Active Listening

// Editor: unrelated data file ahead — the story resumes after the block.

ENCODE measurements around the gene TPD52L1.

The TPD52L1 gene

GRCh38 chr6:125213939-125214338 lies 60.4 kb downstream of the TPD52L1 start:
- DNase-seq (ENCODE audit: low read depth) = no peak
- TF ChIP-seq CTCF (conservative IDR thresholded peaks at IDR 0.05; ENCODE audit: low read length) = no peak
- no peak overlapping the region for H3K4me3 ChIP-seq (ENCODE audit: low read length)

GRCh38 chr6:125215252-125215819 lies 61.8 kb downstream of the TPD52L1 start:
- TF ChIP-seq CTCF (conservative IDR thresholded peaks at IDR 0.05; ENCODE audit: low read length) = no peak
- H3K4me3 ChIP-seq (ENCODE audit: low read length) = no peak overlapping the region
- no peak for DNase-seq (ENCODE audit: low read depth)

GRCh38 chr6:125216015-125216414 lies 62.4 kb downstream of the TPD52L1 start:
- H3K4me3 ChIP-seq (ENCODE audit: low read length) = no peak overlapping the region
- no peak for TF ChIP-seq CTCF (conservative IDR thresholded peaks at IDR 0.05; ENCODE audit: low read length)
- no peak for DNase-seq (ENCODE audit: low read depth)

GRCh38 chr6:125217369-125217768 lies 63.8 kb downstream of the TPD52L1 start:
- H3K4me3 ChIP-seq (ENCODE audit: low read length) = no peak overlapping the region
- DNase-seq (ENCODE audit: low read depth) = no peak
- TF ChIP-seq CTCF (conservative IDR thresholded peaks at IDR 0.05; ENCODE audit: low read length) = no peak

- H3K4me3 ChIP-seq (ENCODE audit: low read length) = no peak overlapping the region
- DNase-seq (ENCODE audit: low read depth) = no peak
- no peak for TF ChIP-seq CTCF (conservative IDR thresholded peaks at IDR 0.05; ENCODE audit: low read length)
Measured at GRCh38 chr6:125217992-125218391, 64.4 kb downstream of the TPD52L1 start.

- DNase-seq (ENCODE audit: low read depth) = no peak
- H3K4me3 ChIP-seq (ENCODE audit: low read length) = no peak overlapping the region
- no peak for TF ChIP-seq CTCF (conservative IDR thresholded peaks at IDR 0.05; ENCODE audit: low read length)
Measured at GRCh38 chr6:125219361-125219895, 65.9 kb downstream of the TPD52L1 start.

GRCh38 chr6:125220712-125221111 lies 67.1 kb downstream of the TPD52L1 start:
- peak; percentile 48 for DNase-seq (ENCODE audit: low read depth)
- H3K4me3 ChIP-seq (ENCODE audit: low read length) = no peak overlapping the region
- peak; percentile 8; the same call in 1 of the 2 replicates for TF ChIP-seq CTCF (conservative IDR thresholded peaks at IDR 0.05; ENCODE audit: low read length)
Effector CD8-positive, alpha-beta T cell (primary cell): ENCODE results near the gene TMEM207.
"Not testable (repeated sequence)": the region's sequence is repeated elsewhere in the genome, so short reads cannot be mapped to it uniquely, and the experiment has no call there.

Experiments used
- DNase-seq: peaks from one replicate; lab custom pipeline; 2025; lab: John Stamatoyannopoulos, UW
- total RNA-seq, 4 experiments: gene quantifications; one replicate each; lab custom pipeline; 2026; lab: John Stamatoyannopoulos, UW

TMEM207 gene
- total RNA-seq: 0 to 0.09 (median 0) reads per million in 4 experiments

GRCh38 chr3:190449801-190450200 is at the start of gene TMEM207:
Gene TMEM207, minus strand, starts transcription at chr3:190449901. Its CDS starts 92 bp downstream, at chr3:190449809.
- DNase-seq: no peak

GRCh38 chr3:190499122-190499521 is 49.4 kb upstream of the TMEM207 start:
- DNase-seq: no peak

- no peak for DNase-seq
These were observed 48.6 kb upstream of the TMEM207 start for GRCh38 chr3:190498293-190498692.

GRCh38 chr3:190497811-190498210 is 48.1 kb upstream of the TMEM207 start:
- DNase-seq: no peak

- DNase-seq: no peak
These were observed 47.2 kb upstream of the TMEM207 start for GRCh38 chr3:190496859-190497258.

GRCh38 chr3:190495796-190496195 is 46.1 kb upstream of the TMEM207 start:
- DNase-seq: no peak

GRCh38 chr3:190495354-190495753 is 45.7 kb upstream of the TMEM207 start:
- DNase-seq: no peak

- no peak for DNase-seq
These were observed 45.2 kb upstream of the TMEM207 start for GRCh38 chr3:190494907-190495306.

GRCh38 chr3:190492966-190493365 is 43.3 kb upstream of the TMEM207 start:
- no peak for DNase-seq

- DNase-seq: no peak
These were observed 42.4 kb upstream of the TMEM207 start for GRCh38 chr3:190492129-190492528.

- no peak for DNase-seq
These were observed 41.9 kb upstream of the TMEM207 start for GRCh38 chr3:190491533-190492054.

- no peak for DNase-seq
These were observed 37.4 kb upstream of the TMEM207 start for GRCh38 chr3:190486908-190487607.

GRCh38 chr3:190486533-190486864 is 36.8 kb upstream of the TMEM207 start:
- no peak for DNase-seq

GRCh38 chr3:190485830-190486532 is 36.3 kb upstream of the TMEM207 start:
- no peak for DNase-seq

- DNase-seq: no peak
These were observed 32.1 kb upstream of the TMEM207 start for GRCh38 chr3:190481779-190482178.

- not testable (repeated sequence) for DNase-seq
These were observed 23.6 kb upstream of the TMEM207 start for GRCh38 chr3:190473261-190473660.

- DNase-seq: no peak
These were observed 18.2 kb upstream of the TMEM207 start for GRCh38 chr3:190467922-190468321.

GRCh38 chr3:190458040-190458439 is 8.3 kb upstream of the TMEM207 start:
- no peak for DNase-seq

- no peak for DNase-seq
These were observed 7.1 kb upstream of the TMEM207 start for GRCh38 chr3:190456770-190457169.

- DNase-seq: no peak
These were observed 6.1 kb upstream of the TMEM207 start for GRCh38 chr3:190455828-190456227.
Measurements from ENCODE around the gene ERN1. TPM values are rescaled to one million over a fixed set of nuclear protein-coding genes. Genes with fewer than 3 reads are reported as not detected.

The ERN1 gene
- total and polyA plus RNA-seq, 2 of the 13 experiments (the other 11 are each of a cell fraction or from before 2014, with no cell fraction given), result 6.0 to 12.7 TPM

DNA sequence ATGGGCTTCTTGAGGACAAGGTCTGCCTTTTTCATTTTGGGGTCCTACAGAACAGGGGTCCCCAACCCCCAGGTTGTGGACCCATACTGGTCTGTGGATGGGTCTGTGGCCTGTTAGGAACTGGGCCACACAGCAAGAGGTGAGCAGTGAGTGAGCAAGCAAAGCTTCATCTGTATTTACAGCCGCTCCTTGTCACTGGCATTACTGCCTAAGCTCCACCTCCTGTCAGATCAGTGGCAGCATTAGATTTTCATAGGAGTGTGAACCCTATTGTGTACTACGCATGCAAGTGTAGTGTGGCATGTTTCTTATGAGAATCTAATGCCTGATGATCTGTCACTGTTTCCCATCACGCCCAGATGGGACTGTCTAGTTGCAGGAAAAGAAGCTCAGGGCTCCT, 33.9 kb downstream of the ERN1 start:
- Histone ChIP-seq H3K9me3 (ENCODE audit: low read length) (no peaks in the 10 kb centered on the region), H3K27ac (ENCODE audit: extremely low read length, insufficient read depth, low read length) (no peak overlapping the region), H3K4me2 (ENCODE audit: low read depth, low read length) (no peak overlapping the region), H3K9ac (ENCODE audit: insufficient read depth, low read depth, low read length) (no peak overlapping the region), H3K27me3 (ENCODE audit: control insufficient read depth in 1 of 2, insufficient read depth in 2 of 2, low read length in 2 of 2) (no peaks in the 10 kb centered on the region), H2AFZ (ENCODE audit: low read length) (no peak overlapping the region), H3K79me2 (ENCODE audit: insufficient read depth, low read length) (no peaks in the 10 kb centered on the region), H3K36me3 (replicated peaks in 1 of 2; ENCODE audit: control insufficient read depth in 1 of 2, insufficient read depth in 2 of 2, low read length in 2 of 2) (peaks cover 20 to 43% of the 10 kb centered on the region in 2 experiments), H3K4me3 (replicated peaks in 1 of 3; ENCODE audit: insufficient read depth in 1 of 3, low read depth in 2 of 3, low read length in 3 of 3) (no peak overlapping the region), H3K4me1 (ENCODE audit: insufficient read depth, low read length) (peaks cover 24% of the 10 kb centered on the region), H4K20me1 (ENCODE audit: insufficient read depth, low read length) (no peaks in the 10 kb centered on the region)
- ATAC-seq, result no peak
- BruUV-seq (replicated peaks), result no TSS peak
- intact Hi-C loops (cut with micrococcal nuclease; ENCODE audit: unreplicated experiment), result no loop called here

All the senses are involved, and a back to back non-verbal communication between the speaker and the listener is important to show interest. Active listening requires a five-stage process that includes. receiving the message, understanding it, evaluation, always remembering, and responding appropriately (LEFEVRE, 2010).Active listening is very significant to one’s daily activities from maintaining a personal relationship, acquiring and entirely handling a job, taking lecture notes, and so on. It is also important in developing particular speaking skills and holistic strategies for understanding texts. Therefore, it leads to an understanding of facts, concepts, and ideas. Listening skills are also necessary to the employer since it leads to better customer satisfaction and greater productivity. Most importantly, it improves ones’ self-esteem and confidence, professional and academic excellence, and general well-being. Most successful entrepreneurs and leaders attribute their success to active listening. Active listening is the first step in learning and the greatest building block towards success (LEFEVRE, 2010). The general context that drives policy and practice to encourage listening to children and young people has developed over the years and are still receiving support world over. The main aims of the context seek to demonstrate the critical understanding of how policy and practice have developed listening and understanding children and young people. It outlines the general importance of listening to children and young people and the consequences that come with not paying attention to them. It attempts to analyze and describe the tension between control and care and how they have influenced the development of policy and practice. Finally, the context tends to debate and investigate critical issues around listening to children and young people. The primary driving force is to produce achievingand the active younger generation who will provide better outcomes for a brighter future.